According to a report by the National Community Reinvestment Coalition (NCRC,) banks are predominantly concentrated in wealthy neighborhoods, leaving poor and minority communities without access to basic financial tools such as checking and savings accounts. The NCRC compared bank locations to minority and income data provided by the census. The findings suggest that banks are redlining with devastating consequences.
This report shows in 24 out of 25 MSAs [Metropolitan Statistical Areas], urban areas that have dense populations have fewer bank branches — therefore fewer mainstream banking opportunities — than the less populated suburbs. Without the ability to build relationships with the regulated banking community, working class and minority neighborhoods are more likely to use “fringe” services, such as payday lenders and pawnshops, for small loans. They are also more likely to have their home loans originated with mortgage brokers and subprime lenders, which often led to foreclosures and unmanageable monthly payments.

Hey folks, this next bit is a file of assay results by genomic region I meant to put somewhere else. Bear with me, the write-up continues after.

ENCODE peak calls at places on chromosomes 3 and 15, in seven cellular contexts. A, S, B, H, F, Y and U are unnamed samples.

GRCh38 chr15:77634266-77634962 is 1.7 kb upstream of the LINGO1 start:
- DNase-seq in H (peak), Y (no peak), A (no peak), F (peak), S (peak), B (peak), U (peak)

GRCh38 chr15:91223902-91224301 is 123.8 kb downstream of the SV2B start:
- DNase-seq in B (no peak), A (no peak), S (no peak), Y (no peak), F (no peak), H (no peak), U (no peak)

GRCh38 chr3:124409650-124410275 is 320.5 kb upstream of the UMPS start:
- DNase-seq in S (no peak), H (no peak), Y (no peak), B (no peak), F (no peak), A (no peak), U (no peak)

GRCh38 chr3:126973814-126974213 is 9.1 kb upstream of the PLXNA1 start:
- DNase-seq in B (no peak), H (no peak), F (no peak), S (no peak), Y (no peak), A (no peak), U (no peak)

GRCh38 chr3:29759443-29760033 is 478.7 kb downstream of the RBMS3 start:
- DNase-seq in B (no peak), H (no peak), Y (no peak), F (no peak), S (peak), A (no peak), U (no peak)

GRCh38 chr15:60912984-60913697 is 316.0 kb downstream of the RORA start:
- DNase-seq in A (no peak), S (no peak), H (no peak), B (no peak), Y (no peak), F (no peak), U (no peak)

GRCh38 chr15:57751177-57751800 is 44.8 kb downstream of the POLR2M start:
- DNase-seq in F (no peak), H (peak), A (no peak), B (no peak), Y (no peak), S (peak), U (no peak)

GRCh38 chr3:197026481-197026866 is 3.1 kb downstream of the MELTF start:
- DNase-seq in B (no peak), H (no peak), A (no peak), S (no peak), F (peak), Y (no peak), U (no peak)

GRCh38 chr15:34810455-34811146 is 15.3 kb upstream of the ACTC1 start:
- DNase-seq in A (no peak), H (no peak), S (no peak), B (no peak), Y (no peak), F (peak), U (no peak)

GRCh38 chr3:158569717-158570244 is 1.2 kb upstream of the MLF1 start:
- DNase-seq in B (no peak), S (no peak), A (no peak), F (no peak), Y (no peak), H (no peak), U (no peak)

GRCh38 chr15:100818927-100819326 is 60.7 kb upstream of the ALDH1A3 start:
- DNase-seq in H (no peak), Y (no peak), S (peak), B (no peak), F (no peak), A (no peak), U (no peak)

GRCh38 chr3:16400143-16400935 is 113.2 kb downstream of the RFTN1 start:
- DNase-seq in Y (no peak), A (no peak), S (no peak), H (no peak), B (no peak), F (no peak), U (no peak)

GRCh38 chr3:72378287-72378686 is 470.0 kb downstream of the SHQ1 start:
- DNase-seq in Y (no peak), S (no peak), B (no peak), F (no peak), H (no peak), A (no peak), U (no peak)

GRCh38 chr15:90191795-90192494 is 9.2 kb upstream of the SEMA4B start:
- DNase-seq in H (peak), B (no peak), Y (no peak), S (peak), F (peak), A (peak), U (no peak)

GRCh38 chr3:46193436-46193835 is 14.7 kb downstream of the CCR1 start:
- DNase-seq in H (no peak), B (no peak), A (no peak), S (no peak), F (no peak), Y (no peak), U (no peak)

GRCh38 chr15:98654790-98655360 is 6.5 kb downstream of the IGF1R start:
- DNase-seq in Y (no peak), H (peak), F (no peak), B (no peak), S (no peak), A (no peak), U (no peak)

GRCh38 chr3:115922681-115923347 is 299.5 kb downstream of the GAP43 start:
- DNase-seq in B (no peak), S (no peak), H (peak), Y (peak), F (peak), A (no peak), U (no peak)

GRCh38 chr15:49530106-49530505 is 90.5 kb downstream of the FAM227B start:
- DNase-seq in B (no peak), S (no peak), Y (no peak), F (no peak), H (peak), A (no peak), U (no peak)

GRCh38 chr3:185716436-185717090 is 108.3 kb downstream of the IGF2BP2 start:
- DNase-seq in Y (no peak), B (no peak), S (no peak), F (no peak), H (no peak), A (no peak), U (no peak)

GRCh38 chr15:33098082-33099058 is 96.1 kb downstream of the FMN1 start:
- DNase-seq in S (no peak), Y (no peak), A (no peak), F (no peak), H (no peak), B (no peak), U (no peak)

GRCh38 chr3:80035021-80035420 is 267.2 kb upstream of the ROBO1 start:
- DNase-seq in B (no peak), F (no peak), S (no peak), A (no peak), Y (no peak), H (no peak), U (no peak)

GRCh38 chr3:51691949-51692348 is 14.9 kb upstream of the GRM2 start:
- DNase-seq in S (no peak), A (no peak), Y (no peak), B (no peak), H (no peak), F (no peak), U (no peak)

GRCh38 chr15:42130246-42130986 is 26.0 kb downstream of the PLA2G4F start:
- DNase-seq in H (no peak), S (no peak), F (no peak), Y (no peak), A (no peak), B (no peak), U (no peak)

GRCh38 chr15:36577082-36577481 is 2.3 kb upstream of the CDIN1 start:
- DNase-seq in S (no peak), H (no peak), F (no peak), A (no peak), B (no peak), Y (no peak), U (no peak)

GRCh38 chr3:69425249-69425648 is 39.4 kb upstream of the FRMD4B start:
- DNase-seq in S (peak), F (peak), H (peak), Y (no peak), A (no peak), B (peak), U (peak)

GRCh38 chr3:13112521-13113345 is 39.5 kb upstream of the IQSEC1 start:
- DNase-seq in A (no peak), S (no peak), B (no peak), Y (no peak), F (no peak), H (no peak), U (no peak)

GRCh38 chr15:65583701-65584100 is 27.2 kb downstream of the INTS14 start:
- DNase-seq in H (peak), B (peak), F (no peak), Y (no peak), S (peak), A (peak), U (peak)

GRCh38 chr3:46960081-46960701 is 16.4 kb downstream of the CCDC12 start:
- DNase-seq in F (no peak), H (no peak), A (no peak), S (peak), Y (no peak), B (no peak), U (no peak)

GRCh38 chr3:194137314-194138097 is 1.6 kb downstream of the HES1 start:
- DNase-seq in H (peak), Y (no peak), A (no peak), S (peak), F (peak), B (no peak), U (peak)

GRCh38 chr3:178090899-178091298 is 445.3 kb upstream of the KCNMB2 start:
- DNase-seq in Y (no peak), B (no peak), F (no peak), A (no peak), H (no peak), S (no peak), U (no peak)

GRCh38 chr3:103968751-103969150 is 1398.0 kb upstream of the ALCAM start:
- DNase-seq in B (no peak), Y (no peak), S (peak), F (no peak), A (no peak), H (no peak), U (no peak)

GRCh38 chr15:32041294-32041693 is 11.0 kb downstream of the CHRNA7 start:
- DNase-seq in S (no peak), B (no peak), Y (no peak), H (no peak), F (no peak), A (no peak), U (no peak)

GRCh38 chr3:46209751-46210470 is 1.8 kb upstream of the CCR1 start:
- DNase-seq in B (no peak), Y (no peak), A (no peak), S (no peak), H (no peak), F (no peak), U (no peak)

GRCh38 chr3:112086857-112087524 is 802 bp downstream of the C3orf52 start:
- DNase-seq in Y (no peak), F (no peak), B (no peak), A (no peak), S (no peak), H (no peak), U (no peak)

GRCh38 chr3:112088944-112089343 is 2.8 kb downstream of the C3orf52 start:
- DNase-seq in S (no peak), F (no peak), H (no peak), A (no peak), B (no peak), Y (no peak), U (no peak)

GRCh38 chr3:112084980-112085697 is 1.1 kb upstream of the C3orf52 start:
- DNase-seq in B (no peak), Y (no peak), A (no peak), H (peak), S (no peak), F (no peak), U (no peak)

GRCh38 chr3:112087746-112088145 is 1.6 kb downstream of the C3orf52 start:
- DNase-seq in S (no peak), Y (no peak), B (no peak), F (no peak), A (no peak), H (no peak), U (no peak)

Houston, Philadelphia, and Los Angeles showed the greatest disparities, compared to the relatively equitable distribution of banks in San Francisco, Seattle, and Boston.
The NCRC recommends that banks view poor and minority neighborhoods as an “untapped market area ripe for expansion.” In case that doesn’t work, the report suggests regulators revamp their application of the Community Reinvestment Act, the landmark anti-redlining legislation passed back in 1977. — CAREY GREENBERG-BERGER